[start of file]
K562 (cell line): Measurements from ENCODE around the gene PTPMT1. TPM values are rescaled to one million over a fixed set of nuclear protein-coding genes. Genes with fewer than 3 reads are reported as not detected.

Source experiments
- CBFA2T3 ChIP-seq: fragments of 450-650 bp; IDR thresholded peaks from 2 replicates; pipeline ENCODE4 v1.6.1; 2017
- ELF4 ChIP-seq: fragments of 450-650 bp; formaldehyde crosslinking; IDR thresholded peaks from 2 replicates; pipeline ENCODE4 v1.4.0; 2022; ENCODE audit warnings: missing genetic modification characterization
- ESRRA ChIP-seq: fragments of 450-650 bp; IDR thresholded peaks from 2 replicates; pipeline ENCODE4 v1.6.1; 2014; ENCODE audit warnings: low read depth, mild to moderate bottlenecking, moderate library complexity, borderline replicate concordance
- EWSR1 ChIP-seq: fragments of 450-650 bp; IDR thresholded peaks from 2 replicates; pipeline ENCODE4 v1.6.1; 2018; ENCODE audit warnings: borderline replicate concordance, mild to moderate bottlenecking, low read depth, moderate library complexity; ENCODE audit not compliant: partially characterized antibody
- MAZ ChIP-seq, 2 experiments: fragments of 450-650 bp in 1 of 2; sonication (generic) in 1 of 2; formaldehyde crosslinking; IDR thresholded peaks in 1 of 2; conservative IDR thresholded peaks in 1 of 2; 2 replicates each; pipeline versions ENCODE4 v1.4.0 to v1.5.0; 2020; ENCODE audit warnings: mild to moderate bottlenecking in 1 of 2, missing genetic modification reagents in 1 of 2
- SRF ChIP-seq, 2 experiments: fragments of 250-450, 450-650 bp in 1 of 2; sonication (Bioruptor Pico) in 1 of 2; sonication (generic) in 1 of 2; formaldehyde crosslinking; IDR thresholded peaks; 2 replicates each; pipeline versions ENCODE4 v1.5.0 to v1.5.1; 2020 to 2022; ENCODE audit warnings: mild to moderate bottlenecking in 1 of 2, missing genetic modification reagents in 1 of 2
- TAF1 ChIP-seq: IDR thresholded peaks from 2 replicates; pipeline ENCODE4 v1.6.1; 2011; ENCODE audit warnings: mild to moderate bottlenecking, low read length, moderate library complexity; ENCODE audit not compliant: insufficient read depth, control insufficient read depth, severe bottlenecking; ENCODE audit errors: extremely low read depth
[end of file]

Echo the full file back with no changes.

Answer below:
K562 (cell line): Measurements from ENCODE around the gene PTPMT1. TPM values are rescaled to one million over a fixed set of nuclear protein-coding genes. Genes with fewer than 3 reads are reported as not detected.

Source experiments
- CBFA2T3 ChIP-seq: fragments of 450-650 bp; IDR thresholded peaks from 2 replicates; pipeline ENCODE4 v1.6.1; 2017
- ELF4 ChIP-seq: fragments of 450-650 bp; formaldehyde crosslinking; IDR thresholded peaks from 2 replicates; pipeline ENCODE4 v1.4.0; 2022; ENCODE audit warnings: missing genetic modification characterization
- ESRRA ChIP-seq: fragments of 450-650 bp; IDR thresholded peaks from 2 replicates; pipeline ENCODE4 v1.6.1; 2014; ENCODE audit warnings: low read depth, mild to moderate bottlenecking, moderate library complexity, borderline replicate concordance
- EWSR1 ChIP-seq: fragments of 450-650 bp; IDR thresholded peaks from 2 replicates; pipeline ENCODE4 v1.6.1; 2018; ENCODE audit warnings: borderline replicate concordance, mild to moderate bottlenecking, low read depth, moderate library complexity; ENCODE audit not compliant: partially characterized antibody
- MAZ ChIP-seq, 2 experiments: fragments of 450-650 bp in 1 of 2; sonication (generic) in 1 of 2; formaldehyde crosslinking; IDR thresholded peaks in 1 of 2; conservative IDR thresholded peaks in 1 of 2; 2 replicates each; pipeline versions ENCODE4 v1.4.0 to v1.5.0; 2020; ENCODE audit warnings: mild to moderate bottlenecking in 1 of 2, missing genetic modification reagents in 1 of 2
- SRF ChIP-seq, 2 experiments: fragments of 250-450, 450-650 bp in 1 of 2; sonication (Bioruptor Pico) in 1 of 2; sonication (generic) in 1 of 2; formaldehyde crosslinking; IDR thresholded peaks; 2 replicates each; pipeline versions ENCODE4 v1.5.0 to v1.5.1; 2020 to 2022; ENCODE audit warnings: mild to moderate bottlenecking in 1 of 2, missing genetic modification reagents in 1 of 2
- TAF1 ChIP-seq: IDR thresholded peaks from 2 replicates; pipeline ENCODE4 v1.6.1; 2011; ENCODE audit warnings: mild to moderate bottlenecking, low read length, moderate library complexity; ENCODE audit not compliant: insufficient read depth, control insufficient read depth, severe bottlenecking; ENCODE audit errors: extremely low read depth